whole-school estimation display
Mathematics is a creative and highly interconnected discipline that has been developed over centuries, providing the solution to some of history’s most intriguing problems. It is essential to everyday life, critical to science, technology and engineering, and necessary for financial literacy and most forms of employment. A high-quality mathematics education therefore provides a foundation for understanding the world, the ability to reason mathematically, an appreciation of the beauty and power of mathematics, and a sense of enjoyment and curiosity about the subject.
(taken from the National Curriculum 2014)
How has the National Curriculum changed?
The expectation for pupils in maths has increased in line with the government’s new curriculum changes that came into effect in September 2014.
- The overall expectation has increased, with pupils being compared to children of similar ages of other nations.
- Arithmetic – which looks at methods of calculating will continue to be a greater focus. (Knowing the four operations [+ , -, x and ÷])
- There are slightly fewer areas covered but the ones covered are to a greater depth, e.g. less data handling but more on written methods.
- Knowing the times tables up to 12 x 12 is statutory by Year 4.
- Roman numerals have been introduced into Year 3, and will continue for the subsequent year groups in 4, 5 and 6.
- There is an earlier and more challenging requirement for fractions and decimals.
- Calculators are to be only used in the latter years of primary school (Yrs 5 & 6).
- Financial education has been reinforced, with a renewed emphasis on essential numeracy skills like using money and working with percentages.
- Probability has been removed from the primary curriculum.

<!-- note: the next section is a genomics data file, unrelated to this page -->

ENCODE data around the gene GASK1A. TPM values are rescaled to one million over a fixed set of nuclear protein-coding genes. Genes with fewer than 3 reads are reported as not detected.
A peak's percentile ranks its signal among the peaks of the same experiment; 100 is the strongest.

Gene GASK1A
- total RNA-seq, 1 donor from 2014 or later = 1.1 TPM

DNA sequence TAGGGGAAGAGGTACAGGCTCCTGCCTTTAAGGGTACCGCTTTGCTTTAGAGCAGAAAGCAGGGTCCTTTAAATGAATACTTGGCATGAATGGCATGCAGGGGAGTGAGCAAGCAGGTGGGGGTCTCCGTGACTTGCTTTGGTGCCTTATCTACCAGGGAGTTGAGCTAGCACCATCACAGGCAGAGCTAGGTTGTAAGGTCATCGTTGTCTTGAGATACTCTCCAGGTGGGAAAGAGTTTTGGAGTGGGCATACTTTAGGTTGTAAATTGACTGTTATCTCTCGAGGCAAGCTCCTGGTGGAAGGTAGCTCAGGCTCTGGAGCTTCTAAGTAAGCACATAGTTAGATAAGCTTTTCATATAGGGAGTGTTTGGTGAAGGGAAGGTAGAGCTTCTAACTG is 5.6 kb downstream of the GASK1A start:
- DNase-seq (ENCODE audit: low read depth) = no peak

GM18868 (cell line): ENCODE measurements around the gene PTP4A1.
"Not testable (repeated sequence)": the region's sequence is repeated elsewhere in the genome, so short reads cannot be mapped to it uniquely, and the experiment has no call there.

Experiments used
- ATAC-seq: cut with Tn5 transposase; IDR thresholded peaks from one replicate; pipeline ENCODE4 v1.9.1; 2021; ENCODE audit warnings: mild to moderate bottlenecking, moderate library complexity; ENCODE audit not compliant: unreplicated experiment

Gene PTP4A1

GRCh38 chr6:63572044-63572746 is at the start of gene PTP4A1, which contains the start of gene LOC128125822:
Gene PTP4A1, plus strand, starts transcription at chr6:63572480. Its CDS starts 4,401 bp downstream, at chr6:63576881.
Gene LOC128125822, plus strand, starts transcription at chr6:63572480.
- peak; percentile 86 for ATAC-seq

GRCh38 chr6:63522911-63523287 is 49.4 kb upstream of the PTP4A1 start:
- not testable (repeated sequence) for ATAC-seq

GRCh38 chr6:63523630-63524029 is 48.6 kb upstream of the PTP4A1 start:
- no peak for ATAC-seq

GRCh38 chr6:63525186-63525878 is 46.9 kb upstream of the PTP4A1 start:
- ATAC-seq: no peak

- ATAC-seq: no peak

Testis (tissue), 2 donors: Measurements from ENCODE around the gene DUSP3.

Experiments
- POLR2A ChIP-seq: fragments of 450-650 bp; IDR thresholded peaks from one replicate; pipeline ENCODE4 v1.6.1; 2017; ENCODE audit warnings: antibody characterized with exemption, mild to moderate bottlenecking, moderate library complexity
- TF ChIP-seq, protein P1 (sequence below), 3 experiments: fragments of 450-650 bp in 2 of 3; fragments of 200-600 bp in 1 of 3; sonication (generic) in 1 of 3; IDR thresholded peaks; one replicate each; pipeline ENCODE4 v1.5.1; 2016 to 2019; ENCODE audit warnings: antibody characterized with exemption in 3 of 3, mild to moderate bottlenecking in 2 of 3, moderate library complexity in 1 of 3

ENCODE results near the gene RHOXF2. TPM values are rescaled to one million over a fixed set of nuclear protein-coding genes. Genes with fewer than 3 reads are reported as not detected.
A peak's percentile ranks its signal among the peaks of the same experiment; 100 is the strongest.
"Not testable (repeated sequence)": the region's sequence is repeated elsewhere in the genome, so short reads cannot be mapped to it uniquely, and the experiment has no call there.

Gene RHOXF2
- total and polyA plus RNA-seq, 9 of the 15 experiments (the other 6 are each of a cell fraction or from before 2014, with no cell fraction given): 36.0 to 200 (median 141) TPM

- Data handling has decreased, but the curriculum makes more reference to interpretation of data.
- There is a greater emphasis in the use of large numbers, algebra, ratio and proportion at an earlier age.
The overall aim is for all children to become more confident and fluent with numbers and using written methods.
Calculation – At Holme School, we have a strong belief that children need efficient yet confident written methods. We understand the pedagogy behind calculation, especially that children need to be secure in all of the stages of calculation before using the more formal methods (e.g. ignoring addition on a number line and focusing on column addition). Using ‘formal’ written methods too early can have a detrimental effect on their ability to calculate mentally. Children need to be confident in a range of methods, and we work hard to ensure that this is achieved. Models and images are used to support the learning of calculation at all stages, e.g. Dienes to support the progression to decomposition (column subtraction).
Each term, class teachers assess the ‘stage’ that each child is confidently working at, ensuring that they can progress to an efficient and accurate method. This approach ensures that children develop ‘number sense’; the ability to apply the most appropriate method from their personal bank of calculation methods.